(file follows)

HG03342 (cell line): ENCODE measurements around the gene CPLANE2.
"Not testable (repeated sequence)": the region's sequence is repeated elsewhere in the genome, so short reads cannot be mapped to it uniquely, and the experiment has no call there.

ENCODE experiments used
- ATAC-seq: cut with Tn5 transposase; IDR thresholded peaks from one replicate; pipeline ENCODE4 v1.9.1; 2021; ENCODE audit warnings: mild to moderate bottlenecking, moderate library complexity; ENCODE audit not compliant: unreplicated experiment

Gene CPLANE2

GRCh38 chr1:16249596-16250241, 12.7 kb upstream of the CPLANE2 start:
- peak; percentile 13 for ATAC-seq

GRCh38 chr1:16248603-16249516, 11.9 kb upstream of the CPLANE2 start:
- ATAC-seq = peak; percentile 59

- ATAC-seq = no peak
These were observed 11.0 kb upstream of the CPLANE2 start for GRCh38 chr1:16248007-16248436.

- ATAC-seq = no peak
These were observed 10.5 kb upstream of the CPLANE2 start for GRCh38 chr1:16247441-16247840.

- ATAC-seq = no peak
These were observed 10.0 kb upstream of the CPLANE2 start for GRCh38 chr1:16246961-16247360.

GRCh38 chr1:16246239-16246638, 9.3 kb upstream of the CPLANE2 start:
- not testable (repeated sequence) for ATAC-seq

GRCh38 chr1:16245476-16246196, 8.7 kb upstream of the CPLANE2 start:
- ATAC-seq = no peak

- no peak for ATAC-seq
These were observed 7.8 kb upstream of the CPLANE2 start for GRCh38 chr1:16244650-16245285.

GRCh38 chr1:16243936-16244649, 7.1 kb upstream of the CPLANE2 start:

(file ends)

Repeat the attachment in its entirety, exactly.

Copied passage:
HG03342 (cell line): ENCODE measurements around the gene CPLANE2.
"Not testable (repeated sequence)": the region's sequence is repeated elsewhere in the genome, so short reads cannot be mapped to it uniquely, and the experiment has no call there.

ENCODE experiments used
- ATAC-seq: cut with Tn5 transposase; IDR thresholded peaks from one replicate; pipeline ENCODE4 v1.9.1; 2021; ENCODE audit warnings: mild to moderate bottlenecking, moderate library complexity; ENCODE audit not compliant: unreplicated experiment

Gene CPLANE2

GRCh38 chr1:16249596-16250241, 12.7 kb upstream of the CPLANE2 start:
- peak; percentile 13 for ATAC-seq

GRCh38 chr1:16248603-16249516, 11.9 kb upstream of the CPLANE2 start:
- ATAC-seq = peak; percentile 59

- ATAC-seq = no peak
These were observed 11.0 kb upstream of the CPLANE2 start for GRCh38 chr1:16248007-16248436.

- ATAC-seq = no peak
These were observed 10.5 kb upstream of the CPLANE2 start for GRCh38 chr1:16247441-16247840.

- ATAC-seq = no peak
These were observed 10.0 kb upstream of the CPLANE2 start for GRCh38 chr1:16246961-16247360.

GRCh38 chr1:16246239-16246638, 9.3 kb upstream of the CPLANE2 start:
- not testable (repeated sequence) for ATAC-seq

GRCh38 chr1:16245476-16246196, 8.7 kb upstream of the CPLANE2 start:
- ATAC-seq = no peak

- no peak for ATAC-seq
These were observed 7.8 kb upstream of the CPLANE2 start for GRCh38 chr1:16244650-16245285.

GRCh38 chr1:16243936-16244649, 7.1 kb upstream of the CPLANE2 start: